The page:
The first known use of the word freedom in a political context dates back to the 24th century BC, in a text describing the restoration of social and economic liberty in Lagash, a Sumerian city-state. Urukagina, the king of Lagash, established the first known legal code to protect citizens from the rich and powerful. Known as a great reformer, Urukagina established laws that forbade compelling the sale of property and required the charges against the accused to be stated before any man accused of a crime could be punished. This is the first known example of any form of due process in the history of humanity.
Like Urukagina, most ancient freedoms focused on negative liberty, protecting the less fortunate from harassment or imposition. Other ancient legal codes, such as the Code of Hammurabi, similarly forbade compulsion in economic matters, like the sale of land, and made it clear that when a rich man murders a poor one, it is still murder. Still, these codes relied on a certain virtuousness of kings and ministers, which was far from reliable.
In the Persian Empire, citizens of all religions and ethnic groups were given the same rights and had the same freedom of religion, women had the same rights as men, and slavery was abolished. All the palaces of the kings of Persia were built by paid workers in an era where slaves typically did such work.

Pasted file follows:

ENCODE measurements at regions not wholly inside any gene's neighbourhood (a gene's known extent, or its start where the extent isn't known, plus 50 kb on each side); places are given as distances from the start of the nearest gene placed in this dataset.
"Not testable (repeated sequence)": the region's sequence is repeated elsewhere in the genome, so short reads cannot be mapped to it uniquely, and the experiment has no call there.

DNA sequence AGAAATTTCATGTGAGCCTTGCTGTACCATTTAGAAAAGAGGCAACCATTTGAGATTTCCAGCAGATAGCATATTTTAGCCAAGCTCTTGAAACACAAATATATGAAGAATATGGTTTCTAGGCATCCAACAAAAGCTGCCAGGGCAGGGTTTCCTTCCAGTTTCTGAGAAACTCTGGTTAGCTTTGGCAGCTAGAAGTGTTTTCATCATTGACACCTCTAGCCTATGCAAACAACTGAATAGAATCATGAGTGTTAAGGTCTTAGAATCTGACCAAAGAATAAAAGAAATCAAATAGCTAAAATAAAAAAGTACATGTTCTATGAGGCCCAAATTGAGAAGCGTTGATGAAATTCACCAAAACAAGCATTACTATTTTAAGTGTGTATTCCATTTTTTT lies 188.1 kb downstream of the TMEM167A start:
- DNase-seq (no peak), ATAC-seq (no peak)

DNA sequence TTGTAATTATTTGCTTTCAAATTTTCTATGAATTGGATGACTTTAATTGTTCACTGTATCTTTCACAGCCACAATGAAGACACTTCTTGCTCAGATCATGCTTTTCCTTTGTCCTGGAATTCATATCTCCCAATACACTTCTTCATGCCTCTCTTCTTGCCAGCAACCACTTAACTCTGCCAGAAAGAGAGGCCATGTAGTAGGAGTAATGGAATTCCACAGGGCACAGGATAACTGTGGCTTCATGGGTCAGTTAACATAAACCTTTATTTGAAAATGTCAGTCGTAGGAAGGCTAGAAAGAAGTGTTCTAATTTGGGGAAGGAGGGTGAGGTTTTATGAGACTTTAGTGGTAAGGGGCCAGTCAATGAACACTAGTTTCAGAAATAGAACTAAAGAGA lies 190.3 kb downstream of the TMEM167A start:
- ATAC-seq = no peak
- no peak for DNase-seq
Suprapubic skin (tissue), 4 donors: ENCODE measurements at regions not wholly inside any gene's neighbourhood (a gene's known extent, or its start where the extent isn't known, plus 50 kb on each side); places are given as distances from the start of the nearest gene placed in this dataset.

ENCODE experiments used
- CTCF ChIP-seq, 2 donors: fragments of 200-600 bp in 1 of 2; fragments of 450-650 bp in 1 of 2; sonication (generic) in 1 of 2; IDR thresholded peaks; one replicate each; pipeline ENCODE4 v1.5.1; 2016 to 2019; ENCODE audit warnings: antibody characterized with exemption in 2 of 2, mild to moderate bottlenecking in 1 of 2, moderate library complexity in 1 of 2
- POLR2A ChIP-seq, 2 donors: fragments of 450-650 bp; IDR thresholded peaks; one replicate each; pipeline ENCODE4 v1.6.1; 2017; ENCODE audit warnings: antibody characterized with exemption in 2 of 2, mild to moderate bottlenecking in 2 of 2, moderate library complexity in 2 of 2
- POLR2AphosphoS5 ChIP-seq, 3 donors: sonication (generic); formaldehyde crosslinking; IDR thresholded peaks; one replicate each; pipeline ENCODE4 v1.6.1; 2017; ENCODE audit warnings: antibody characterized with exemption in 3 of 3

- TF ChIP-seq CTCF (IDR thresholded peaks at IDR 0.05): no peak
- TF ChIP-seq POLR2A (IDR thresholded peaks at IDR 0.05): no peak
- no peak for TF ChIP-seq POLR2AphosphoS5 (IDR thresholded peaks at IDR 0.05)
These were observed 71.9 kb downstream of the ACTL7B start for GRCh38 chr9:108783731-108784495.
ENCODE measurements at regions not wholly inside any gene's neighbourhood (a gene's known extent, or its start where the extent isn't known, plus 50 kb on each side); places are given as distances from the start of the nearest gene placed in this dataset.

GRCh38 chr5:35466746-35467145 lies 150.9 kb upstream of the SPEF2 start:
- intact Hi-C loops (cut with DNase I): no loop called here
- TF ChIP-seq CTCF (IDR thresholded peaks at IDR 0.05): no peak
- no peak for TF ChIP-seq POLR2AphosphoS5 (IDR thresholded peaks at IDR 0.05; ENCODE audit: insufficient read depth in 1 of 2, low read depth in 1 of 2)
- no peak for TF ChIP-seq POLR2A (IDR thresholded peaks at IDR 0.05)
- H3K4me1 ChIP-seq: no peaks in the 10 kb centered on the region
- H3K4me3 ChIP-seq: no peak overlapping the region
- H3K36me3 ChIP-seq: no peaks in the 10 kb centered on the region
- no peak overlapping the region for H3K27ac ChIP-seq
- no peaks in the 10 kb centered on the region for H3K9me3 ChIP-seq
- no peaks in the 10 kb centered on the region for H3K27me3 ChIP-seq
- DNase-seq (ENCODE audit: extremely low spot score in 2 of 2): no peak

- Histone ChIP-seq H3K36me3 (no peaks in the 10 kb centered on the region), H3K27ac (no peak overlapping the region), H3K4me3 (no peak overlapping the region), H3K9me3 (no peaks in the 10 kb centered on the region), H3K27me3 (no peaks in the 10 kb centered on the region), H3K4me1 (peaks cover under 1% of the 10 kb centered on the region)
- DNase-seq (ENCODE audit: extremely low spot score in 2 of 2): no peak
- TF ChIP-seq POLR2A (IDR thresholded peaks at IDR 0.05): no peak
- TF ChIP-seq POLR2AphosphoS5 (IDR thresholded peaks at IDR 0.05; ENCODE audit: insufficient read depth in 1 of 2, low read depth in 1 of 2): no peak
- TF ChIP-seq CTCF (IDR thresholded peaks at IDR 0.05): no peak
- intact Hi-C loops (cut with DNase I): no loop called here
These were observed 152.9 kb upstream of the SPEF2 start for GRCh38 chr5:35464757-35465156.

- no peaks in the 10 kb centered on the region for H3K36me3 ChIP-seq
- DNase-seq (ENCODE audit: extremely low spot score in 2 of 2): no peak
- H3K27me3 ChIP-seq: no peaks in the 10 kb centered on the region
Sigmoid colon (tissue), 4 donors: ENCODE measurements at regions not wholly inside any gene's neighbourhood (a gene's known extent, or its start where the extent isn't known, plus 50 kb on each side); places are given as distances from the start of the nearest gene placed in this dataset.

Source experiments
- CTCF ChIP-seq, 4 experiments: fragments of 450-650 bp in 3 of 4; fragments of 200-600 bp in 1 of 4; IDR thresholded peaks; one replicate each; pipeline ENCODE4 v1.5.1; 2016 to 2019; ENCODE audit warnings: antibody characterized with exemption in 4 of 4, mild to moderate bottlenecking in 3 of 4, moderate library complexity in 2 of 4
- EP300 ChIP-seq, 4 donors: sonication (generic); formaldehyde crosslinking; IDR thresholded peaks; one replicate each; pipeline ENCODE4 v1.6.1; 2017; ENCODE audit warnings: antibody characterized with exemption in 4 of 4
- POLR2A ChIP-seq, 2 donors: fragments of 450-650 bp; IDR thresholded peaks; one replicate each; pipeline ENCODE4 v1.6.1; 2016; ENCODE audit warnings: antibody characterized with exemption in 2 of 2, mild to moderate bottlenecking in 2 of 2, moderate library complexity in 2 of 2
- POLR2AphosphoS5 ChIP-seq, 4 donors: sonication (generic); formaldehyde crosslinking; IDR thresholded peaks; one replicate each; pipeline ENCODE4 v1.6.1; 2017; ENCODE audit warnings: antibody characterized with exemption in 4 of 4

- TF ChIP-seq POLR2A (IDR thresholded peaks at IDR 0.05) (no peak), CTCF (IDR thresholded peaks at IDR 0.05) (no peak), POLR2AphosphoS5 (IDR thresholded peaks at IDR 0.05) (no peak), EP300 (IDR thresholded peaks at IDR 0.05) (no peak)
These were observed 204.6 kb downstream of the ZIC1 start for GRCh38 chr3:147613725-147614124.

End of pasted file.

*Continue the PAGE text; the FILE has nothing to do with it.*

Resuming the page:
In the Maurya Empire of anciet India, citizens of all religions and ethnic groups had rights to freedom, tolerance, and equality. The need for tolerance on an egalitarian basis can be found in the Edicts of Ashoka the Great, which emphasize the importance of tolerance in public policy by the government. The slaughter or capture of prisioners of war was also condemned by Ashoka. Slavery was also non-existent in ancient India.
Roman law also embraced certain limited forms of liberty, even under the rule of the Roman Emperors. However, these liberties were accorded only to Roman citizens. Still, the Roman citizen enjoyed a combination of positive liberty (the right to freely enter contracts, the right to a legal marriage) and negative liberty (the right to a trial, a right to appeal and the right to not be tortured). Many of the liberties enjoyed under Roman law endured through the Middle Ages, but were enjoyed solely by the nobility, never by the common man. The idea of unalienable and universal liberties had to wait until the Age of Enlightenment.
In Chinese, freedom is written (ziyou). Zi is the character for self, and You means follow, with an additional connotation of reason. Liberty thus implies a necessary connection between individualism and a rational duty.